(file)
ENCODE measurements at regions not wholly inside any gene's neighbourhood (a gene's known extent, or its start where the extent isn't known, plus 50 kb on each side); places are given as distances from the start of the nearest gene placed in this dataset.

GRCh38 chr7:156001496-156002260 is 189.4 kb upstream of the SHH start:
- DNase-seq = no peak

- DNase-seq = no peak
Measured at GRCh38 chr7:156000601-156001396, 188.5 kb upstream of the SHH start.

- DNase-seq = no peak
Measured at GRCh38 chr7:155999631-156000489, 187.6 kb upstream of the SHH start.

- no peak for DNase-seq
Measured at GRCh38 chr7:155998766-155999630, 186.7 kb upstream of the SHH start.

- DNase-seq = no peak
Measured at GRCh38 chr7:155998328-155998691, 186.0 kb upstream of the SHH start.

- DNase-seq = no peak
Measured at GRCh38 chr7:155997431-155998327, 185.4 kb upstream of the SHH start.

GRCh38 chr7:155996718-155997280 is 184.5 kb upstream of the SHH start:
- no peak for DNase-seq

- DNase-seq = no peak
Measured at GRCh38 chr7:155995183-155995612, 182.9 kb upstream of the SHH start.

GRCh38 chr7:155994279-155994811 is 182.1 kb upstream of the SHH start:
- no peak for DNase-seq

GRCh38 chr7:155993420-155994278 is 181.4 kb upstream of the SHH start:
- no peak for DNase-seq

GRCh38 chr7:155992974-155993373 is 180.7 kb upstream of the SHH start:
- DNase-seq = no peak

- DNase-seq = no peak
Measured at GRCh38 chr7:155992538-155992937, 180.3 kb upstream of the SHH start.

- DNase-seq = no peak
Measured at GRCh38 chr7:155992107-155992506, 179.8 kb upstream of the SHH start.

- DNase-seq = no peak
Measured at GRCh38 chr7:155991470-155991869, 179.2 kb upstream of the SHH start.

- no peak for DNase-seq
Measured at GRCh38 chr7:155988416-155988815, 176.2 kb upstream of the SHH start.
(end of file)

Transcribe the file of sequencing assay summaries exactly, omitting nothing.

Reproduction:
ENCODE measurements at regions not wholly inside any gene's neighbourhood (a gene's known extent, or its start where the extent isn't known, plus 50 kb on each side); places are given as distances from the start of the nearest gene placed in this dataset.

GRCh38 chr7:156001496-156002260 is 189.4 kb upstream of the SHH start:
- DNase-seq = no peak

- DNase-seq = no peak
Measured at GRCh38 chr7:156000601-156001396, 188.5 kb upstream of the SHH start.

- DNase-seq = no peak
Measured at GRCh38 chr7:155999631-156000489, 187.6 kb upstream of the SHH start.

- no peak for DNase-seq
Measured at GRCh38 chr7:155998766-155999630, 186.7 kb upstream of the SHH start.

- DNase-seq = no peak
Measured at GRCh38 chr7:155998328-155998691, 186.0 kb upstream of the SHH start.

- DNase-seq = no peak
Measured at GRCh38 chr7:155997431-155998327, 185.4 kb upstream of the SHH start.

GRCh38 chr7:155996718-155997280 is 184.5 kb upstream of the SHH start:
- no peak for DNase-seq

- DNase-seq = no peak
Measured at GRCh38 chr7:155995183-155995612, 182.9 kb upstream of the SHH start.

GRCh38 chr7:155994279-155994811 is 182.1 kb upstream of the SHH start:
- no peak for DNase-seq

GRCh38 chr7:155993420-155994278 is 181.4 kb upstream of the SHH start:
- no peak for DNase-seq

GRCh38 chr7:155992974-155993373 is 180.7 kb upstream of the SHH start:
- DNase-seq = no peak

- DNase-seq = no peak
Measured at GRCh38 chr7:155992538-155992937, 180.3 kb upstream of the SHH start.

- DNase-seq = no peak
Measured at GRCh38 chr7:155992107-155992506, 179.8 kb upstream of the SHH start.

- DNase-seq = no peak
Measured at GRCh38 chr7:155991470-155991869, 179.2 kb upstream of the SHH start.

- no peak for DNase-seq
Measured at GRCh38 chr7:155988416-155988815, 176.2 kb upstream of the SHH start.